23 ESA Social Theory Conference, Innsbruck, September 11-13, 2008
Schmid, Carola (2007): Korruption, Gewalt und die Welt der Polizisten. Deutschalnd, Chile, Bolivien und Venezuela im Vergleich. Frankfurt a.M.: Vervuert.
Jean-Jacques Rousseau’s Dilemma and the Turkish Solution
and unilaterally declare it. Rousseau, a democrat, finds the latter solution unacceptable. He thus has no choice but to unsatisfactorily theorize that it is possible to ask the citizens not what their particular wills are, but what they think the general will should be.
Rousseau’s normative theory, distinguishing between the “will of all” and the “general will,” contains an internally insoluble dilemma. The will of all is the sum of particular wills (private interests), whereas the general will represents society’s collective interest and is therefore qualitatively superior as democratic expression. But Rousseau does not propose any mode of determining the general will other than voting, which may (and indeed, does) generate nothing but the will of all. While Rousseau is aware of this pitfall, he tautologically assumes the problem away.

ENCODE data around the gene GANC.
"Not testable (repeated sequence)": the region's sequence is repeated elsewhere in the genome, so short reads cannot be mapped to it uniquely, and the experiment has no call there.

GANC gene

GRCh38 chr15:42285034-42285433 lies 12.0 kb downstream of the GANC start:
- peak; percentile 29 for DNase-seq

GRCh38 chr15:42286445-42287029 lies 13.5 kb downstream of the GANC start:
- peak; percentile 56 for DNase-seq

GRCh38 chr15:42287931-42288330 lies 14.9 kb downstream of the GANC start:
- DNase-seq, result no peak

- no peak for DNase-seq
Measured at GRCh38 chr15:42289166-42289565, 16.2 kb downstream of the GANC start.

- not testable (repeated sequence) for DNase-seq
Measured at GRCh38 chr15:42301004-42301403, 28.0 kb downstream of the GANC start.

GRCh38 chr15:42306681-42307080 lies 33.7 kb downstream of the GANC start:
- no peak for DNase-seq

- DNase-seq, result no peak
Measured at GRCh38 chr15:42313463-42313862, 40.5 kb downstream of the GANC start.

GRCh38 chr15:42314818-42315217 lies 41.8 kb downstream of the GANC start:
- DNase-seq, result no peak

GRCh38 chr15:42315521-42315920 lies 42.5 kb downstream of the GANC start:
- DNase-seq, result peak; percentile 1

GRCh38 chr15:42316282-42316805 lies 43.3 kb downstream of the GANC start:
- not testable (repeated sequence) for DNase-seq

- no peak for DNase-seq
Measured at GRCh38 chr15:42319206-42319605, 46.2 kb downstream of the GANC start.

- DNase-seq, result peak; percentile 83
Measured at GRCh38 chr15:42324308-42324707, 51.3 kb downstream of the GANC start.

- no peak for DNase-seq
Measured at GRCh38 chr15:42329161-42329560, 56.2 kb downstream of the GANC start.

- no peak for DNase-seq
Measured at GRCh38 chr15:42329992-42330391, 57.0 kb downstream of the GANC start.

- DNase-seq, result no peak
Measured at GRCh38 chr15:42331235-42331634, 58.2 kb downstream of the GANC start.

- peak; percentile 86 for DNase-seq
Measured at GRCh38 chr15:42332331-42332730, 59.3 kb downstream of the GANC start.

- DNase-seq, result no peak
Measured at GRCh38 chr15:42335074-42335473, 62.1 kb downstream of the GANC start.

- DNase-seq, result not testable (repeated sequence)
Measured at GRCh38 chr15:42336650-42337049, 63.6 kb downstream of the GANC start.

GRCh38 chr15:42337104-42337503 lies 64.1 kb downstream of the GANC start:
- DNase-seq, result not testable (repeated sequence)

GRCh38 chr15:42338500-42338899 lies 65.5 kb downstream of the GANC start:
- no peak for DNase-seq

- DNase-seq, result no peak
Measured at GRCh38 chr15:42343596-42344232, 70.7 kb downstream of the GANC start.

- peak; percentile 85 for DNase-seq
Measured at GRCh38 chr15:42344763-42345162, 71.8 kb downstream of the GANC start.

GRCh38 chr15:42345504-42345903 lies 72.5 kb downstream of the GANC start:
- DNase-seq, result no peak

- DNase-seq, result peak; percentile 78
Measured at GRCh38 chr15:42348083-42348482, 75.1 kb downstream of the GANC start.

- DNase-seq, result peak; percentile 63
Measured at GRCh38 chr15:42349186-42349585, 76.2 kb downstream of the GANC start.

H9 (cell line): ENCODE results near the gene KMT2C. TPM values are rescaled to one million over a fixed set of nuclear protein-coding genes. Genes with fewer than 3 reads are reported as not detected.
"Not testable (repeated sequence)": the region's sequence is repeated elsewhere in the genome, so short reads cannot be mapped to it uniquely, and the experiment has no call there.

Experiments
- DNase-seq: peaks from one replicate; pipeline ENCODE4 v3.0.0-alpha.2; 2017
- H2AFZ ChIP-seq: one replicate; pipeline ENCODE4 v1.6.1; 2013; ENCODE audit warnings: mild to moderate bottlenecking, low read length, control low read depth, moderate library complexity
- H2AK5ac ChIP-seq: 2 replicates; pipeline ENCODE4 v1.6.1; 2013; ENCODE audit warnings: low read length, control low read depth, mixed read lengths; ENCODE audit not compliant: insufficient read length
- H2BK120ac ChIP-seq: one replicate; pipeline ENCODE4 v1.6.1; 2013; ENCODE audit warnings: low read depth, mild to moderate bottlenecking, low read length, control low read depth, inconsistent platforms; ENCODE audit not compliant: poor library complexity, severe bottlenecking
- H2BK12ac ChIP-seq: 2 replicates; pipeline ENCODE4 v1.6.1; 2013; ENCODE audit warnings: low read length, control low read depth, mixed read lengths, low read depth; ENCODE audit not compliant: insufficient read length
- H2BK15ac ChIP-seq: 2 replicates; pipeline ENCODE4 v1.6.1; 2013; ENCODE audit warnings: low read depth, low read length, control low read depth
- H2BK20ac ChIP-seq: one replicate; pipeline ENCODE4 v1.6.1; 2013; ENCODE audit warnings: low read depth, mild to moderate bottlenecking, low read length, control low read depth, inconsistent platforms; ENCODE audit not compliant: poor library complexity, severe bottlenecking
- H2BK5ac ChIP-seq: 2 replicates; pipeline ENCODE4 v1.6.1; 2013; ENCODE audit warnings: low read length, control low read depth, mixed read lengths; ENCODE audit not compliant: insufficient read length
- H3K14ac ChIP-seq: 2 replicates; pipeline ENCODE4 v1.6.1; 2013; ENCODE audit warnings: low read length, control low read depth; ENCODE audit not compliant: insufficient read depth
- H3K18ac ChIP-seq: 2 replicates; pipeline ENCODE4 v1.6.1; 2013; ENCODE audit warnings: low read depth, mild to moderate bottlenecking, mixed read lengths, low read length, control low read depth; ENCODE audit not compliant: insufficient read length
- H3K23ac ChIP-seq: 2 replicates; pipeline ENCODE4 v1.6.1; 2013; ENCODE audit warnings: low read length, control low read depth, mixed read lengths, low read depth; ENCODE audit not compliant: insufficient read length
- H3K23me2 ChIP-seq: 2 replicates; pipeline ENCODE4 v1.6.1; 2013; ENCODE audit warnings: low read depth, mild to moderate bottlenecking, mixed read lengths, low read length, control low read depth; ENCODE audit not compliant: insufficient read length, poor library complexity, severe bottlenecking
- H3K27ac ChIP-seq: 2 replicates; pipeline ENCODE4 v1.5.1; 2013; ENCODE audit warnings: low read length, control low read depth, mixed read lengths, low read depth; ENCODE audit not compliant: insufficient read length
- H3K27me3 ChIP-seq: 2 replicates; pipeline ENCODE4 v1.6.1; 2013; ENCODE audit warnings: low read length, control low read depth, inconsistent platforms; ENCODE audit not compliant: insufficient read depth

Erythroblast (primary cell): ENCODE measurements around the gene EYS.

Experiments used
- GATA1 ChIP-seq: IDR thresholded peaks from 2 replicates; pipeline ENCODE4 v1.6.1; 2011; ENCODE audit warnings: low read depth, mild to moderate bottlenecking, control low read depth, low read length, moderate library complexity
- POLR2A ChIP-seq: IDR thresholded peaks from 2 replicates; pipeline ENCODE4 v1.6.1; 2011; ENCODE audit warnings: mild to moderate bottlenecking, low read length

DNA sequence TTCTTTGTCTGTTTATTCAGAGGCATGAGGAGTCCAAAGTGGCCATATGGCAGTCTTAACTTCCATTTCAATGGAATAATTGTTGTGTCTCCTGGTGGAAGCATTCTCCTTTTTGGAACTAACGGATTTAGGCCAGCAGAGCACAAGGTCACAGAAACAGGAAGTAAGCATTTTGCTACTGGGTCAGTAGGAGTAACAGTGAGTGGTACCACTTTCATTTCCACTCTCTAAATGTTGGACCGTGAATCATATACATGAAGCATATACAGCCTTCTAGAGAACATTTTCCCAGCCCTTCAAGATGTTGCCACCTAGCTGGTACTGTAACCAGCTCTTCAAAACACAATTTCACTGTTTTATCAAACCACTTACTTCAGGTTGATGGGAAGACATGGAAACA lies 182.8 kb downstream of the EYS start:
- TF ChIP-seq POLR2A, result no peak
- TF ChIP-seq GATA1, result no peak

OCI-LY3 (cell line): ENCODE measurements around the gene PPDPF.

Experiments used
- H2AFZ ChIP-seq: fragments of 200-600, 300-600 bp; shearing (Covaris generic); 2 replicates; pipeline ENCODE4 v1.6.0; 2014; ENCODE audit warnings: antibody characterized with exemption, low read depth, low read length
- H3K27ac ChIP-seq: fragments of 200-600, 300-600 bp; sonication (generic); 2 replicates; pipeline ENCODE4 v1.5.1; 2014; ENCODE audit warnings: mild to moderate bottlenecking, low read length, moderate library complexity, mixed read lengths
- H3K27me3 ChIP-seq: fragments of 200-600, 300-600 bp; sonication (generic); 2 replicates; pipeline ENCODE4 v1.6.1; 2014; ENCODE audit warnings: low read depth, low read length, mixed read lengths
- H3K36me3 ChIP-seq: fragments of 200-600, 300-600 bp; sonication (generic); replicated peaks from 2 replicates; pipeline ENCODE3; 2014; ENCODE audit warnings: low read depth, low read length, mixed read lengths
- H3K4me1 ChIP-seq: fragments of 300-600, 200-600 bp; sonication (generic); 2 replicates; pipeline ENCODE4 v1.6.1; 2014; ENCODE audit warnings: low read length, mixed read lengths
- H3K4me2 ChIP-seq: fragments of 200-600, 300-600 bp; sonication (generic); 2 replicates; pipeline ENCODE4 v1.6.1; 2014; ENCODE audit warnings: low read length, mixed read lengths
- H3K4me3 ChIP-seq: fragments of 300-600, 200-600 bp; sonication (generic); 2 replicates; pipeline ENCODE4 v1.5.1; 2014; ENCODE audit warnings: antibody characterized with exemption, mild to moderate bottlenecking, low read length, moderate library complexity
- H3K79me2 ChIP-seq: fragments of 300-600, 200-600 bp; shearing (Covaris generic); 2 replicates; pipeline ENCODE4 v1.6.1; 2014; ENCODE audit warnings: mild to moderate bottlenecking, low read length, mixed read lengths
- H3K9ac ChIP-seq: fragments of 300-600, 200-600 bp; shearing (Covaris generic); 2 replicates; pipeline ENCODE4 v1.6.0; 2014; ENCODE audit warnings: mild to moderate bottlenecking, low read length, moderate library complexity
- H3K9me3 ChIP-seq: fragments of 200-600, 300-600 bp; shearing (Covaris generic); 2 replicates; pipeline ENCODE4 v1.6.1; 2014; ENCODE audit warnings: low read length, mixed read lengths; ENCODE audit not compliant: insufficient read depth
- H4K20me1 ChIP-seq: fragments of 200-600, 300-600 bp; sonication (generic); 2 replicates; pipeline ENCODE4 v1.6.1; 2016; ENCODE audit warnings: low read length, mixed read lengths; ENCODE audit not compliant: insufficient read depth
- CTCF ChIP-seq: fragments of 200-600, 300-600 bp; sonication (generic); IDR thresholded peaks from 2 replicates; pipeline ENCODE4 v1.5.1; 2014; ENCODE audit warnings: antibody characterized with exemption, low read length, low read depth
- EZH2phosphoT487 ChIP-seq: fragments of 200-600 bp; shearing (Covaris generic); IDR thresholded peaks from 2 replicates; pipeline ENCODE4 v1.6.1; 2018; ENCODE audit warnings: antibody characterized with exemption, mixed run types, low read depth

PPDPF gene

Turkey’s republican ideology was deeply influenced by Rousseau’s political theory, and Turkish nationalism by Emile Durkheim’s sociological theory, both of which emphasize the organic unity of society. Historical and contemporary evidence reveals that the Turkish solution to Rousseau’s dilemma, i.e., to the question of how to institute liberal democracy and still maintain the notion of a singular national interest, has been to circumscribe the field of political choice, so that certain
Hence, governments either rely on the democratic vote to determine the general will, and thereby risk the undesirable outcome of only eliciting the sum of particular wills, or they forgo the democratic process to determine the general will through some other means
substance of the “general will,” while political parties compete on the composition of the “will of all.”